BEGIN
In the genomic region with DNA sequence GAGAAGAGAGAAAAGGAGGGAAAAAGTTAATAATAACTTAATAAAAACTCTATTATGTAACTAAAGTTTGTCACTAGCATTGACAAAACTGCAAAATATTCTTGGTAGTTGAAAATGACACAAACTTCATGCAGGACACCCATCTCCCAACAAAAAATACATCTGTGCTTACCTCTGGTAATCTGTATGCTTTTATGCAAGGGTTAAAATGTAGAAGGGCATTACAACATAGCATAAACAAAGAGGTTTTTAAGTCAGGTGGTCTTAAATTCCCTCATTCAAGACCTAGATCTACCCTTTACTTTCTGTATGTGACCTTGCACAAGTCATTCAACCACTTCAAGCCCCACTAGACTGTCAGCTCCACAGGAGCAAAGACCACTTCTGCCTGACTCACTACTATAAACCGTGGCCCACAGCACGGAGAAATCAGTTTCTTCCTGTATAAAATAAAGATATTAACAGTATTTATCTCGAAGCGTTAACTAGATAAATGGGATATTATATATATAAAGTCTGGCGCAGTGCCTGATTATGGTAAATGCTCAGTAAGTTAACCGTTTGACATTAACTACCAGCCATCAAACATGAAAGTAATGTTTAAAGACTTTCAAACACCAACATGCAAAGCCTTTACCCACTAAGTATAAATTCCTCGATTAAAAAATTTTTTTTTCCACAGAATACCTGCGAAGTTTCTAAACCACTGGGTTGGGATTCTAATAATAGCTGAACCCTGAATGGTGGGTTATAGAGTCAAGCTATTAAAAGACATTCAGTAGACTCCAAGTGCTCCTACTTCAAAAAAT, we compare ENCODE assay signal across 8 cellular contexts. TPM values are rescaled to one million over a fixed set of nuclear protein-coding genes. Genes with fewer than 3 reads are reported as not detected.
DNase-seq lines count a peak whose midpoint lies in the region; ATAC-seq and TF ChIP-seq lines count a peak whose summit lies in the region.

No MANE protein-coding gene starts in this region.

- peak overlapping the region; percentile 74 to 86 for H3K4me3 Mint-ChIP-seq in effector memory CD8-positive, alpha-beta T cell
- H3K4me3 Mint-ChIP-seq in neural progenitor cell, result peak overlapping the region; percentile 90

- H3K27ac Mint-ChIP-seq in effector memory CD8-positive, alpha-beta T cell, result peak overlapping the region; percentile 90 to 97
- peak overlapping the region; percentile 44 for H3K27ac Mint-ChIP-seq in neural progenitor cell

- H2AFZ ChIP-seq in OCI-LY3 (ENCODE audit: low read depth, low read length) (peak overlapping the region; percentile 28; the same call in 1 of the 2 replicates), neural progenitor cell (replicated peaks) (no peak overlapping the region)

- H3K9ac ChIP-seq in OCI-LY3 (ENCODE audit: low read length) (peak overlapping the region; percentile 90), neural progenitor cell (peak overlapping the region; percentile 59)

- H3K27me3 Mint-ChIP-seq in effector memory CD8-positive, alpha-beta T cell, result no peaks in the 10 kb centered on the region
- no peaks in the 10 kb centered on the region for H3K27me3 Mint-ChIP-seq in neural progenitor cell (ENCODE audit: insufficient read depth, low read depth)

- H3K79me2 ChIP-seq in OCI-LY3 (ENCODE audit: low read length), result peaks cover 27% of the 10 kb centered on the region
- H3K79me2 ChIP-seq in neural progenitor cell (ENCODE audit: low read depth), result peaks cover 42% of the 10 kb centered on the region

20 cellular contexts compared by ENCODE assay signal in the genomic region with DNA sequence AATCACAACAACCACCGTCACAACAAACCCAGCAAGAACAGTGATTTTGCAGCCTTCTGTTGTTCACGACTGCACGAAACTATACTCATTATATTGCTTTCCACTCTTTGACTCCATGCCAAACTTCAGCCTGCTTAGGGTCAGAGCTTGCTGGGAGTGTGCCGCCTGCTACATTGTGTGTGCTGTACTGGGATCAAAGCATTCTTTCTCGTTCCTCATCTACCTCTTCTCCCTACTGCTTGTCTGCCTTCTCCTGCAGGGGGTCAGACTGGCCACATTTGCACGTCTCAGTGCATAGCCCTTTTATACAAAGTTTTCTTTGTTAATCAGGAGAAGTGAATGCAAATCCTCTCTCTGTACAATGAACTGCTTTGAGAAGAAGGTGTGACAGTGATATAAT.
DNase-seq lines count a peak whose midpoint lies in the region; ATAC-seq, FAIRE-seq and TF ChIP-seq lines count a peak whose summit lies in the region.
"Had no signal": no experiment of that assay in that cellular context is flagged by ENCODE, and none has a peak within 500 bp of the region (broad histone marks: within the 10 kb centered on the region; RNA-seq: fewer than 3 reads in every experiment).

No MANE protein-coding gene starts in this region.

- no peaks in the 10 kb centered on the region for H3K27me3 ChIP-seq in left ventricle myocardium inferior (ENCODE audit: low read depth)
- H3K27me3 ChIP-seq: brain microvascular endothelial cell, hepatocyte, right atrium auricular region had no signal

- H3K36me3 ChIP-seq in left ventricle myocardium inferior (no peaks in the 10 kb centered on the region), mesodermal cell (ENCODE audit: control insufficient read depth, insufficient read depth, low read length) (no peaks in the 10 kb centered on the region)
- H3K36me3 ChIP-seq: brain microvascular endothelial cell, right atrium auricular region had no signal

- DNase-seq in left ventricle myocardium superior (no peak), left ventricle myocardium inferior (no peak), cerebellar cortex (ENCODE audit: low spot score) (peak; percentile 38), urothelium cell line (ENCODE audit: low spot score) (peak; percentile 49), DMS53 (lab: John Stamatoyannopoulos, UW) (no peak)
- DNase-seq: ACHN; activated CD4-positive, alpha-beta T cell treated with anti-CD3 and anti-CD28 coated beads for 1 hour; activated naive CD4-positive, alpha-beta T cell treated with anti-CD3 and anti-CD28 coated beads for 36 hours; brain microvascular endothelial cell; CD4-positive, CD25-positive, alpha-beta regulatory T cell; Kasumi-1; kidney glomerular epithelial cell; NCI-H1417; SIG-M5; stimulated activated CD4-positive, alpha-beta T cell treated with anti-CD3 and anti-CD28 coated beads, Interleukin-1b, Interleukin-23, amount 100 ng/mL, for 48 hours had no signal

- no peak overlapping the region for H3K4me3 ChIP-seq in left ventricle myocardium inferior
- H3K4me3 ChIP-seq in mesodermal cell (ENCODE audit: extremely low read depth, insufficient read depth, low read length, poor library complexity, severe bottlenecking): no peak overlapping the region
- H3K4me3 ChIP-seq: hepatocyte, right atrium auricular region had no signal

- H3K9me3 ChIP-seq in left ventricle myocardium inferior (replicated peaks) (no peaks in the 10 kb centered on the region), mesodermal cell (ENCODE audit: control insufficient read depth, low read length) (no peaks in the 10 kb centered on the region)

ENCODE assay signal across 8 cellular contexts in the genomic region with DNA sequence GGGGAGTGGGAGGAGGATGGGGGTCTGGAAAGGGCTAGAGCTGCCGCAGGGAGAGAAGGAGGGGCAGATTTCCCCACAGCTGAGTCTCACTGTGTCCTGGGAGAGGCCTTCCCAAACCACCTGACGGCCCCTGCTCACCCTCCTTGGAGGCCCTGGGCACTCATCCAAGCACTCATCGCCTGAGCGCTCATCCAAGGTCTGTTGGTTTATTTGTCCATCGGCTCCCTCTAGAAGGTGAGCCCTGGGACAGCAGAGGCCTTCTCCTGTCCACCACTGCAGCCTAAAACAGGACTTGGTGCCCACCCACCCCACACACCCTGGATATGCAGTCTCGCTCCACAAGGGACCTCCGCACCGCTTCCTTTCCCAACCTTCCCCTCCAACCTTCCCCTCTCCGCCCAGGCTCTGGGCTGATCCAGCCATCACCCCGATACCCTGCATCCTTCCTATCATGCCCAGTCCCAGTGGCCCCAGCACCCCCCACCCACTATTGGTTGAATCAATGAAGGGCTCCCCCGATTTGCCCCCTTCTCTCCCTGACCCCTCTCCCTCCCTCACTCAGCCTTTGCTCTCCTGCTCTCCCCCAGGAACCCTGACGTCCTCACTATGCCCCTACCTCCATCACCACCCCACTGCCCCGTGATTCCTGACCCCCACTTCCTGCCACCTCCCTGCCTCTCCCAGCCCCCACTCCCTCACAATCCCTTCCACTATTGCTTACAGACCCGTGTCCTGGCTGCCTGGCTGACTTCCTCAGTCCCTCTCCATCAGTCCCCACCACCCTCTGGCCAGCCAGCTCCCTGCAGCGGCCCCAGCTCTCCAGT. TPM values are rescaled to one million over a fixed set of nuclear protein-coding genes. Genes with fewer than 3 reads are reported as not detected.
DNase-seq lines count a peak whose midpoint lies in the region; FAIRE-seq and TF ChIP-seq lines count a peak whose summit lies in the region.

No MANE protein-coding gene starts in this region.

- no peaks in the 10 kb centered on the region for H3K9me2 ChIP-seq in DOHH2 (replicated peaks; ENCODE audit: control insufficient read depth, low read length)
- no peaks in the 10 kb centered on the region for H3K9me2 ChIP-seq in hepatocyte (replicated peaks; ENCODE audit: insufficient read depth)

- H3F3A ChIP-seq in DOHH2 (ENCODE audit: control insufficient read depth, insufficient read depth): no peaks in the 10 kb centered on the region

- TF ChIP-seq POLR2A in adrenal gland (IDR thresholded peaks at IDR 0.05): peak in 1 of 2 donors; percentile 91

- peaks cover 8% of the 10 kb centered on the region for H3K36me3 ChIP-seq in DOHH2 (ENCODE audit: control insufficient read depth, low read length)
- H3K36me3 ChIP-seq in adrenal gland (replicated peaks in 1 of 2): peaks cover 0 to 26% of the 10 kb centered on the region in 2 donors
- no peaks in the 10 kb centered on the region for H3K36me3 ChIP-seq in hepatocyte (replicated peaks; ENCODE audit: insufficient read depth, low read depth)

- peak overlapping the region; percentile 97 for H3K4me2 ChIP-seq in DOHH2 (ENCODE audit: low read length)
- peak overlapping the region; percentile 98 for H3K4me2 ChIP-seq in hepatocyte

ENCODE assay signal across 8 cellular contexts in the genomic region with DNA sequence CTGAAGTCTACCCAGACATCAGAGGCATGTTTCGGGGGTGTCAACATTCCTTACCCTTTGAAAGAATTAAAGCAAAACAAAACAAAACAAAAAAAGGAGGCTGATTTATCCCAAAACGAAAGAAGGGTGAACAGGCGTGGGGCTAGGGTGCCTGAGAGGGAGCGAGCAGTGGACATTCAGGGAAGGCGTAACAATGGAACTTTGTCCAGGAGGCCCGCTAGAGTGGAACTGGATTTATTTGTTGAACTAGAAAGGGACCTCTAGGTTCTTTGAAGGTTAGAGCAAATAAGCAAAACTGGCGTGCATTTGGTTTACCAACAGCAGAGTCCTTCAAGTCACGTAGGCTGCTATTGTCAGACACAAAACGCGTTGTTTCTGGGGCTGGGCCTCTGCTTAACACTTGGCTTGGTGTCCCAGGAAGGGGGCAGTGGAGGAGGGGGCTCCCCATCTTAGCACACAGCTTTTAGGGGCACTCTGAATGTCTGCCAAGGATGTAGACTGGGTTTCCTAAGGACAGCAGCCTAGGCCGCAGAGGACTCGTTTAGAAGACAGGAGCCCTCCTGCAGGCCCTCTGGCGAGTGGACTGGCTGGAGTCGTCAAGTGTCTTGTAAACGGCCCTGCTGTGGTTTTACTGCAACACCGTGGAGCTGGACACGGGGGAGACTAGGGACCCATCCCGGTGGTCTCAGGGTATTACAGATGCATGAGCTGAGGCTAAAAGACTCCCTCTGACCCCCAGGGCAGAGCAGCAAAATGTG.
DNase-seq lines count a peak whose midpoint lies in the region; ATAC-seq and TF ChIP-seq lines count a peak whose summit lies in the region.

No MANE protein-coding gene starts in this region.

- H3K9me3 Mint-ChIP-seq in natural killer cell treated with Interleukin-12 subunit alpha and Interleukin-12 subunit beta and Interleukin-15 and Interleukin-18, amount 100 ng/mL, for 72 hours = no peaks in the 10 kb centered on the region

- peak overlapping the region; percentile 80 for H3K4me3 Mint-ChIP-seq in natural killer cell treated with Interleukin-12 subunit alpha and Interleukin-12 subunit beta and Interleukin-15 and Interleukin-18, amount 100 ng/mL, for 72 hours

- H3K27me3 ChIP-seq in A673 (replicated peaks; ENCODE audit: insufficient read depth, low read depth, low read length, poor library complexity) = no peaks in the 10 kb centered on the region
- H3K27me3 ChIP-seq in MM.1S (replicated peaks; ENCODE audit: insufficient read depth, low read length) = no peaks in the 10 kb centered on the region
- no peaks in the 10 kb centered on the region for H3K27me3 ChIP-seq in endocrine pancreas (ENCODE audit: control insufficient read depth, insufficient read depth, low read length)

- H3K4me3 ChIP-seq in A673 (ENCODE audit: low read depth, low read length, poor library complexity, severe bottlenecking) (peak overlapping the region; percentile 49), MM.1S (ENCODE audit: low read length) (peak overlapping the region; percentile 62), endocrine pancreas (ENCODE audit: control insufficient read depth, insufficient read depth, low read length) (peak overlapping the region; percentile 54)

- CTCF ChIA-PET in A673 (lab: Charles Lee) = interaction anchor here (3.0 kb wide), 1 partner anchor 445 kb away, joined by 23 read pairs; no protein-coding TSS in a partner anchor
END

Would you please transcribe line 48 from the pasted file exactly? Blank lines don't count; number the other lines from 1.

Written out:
- H3K4me3 ChIP-seq in A673 (ENCODE audit: low read depth, low read length, poor library complexity, severe bottlenecking) (peak overlapping the region; percentile 49), MM.1S (ENCODE audit: low read length) (peak overlapping the region; percentile 62), endocrine pancreas (ENCODE audit: control insufficient read depth, insufficient read depth, low read length) (peak overlapping the region; percentile 54)